After marriage, I made sure I balanced my personal and professional life. My career has always been important to me. I worked for the NFIW; Avinash’s focus was the AITUC and the CPI.

His death came as a huge shock to both Comrade and me; my children were just four and six years old.

At that time Comrade was working at the state level because Avinash was handling the district level cases for the AITUC and the CPI. I did not have a permanent job; I used to work as a Russian translator and teacher.

I told Comrade I was educated and would not burden him with the responsibility of my children. I had no time to mourn; I drowned myself in my work. It was a critical phase for all of us. I began taking on more translation and technical scientific work.

Comrade drowned himself in work too. He sent me a text, ‘Avi je karu shakla asta, te me hatat ghetla ahe (I have taken on the work Avinash would have done).’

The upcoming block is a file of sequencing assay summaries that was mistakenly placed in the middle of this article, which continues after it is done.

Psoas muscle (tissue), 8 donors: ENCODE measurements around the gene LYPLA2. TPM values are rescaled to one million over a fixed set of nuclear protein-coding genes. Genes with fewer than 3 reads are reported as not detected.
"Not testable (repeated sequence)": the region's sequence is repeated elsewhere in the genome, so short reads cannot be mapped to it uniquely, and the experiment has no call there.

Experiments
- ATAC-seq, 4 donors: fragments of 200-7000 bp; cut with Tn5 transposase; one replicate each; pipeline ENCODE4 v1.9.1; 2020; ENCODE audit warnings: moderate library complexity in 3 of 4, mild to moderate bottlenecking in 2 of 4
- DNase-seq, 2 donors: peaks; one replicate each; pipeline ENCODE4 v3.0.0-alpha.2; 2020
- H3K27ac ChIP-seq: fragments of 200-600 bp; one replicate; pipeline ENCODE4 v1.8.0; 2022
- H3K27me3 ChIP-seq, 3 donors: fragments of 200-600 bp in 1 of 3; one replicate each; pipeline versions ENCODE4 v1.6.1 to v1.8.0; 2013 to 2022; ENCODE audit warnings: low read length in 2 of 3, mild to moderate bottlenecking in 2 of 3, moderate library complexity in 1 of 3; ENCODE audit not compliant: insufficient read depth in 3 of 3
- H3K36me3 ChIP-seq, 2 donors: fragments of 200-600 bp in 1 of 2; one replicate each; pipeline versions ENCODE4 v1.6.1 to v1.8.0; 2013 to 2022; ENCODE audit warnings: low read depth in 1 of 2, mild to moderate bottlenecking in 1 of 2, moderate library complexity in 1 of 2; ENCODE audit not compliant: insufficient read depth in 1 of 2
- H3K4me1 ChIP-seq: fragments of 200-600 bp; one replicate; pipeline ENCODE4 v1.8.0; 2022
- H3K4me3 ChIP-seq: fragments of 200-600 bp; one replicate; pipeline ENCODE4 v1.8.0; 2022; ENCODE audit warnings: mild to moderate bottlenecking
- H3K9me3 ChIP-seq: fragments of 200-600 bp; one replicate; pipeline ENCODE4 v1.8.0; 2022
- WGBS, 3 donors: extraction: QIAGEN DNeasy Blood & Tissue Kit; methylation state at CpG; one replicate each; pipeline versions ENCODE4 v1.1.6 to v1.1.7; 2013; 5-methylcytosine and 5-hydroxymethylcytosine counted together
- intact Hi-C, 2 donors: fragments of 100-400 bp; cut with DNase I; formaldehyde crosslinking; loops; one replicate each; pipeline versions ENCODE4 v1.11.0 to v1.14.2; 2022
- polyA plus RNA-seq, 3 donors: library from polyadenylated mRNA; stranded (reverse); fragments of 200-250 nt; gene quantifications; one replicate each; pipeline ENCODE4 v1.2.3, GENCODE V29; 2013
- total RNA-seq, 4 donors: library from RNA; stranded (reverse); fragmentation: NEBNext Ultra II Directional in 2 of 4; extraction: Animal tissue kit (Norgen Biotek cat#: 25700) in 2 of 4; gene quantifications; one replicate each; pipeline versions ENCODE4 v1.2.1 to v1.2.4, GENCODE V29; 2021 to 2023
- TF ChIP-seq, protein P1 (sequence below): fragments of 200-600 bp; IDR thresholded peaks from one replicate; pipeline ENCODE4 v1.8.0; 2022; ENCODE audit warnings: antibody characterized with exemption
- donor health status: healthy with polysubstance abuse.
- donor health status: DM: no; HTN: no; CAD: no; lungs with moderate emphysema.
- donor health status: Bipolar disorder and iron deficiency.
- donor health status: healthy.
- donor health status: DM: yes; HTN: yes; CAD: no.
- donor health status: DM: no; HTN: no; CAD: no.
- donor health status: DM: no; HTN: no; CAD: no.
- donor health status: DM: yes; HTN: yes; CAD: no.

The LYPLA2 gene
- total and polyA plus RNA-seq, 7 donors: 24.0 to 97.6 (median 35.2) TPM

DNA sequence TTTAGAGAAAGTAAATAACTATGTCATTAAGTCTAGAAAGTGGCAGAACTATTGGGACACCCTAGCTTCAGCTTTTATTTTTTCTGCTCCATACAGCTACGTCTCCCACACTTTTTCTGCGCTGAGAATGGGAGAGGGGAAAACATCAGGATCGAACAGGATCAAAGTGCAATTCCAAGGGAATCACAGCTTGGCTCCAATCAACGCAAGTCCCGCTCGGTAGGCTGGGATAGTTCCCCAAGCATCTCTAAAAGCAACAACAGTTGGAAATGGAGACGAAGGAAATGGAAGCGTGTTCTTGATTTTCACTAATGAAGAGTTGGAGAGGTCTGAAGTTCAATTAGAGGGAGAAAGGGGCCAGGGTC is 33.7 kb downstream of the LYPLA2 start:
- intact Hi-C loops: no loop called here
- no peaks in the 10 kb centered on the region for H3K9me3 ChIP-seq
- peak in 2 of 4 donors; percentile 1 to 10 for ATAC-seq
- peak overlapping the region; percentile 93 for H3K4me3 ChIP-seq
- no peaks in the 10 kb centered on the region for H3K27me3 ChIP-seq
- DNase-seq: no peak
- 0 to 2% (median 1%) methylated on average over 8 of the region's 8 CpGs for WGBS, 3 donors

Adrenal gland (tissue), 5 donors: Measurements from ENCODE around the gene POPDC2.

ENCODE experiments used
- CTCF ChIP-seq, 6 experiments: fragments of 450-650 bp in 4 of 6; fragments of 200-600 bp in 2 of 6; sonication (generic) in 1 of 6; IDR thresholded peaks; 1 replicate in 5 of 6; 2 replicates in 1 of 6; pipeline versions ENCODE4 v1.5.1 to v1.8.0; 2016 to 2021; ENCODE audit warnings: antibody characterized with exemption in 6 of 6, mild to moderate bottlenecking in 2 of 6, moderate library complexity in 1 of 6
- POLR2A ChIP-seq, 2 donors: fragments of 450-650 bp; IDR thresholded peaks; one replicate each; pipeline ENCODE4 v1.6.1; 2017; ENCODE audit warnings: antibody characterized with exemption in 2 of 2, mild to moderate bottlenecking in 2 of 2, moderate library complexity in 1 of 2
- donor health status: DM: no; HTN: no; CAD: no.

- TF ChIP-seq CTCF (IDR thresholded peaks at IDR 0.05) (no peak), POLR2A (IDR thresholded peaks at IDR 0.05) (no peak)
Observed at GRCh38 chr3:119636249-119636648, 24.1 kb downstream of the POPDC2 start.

We tried to use our workload to overcome our grief.

We became more active in the Shramik Pratishthan, which enables those who believe in the Left ideology to get involved in cultural activities.

We were also deeply involved in the Progressive Writers Association; we interacted with writers, poets and thinkers from western Maharashtra. I used to take my children to these workshops too.

During the last six months, we used to go for our morning walks together. I would drive us to the park where we would individually complete our walks.

Then, Comrade would hold a meeting, allot work to those who came to meet him and review the tasks previously allotted. He knew how to delegate work and give responsibility.

This is how we started our day every morning.

After Avi died, we undertook a seven-day series of lectures, the Avi Pansare Vyakhyan Mala. These seven lectures were given by seven eminent people. It was really motivating to see 700-1,000 people, including students, in the audience. We were focused on increasing political awareness.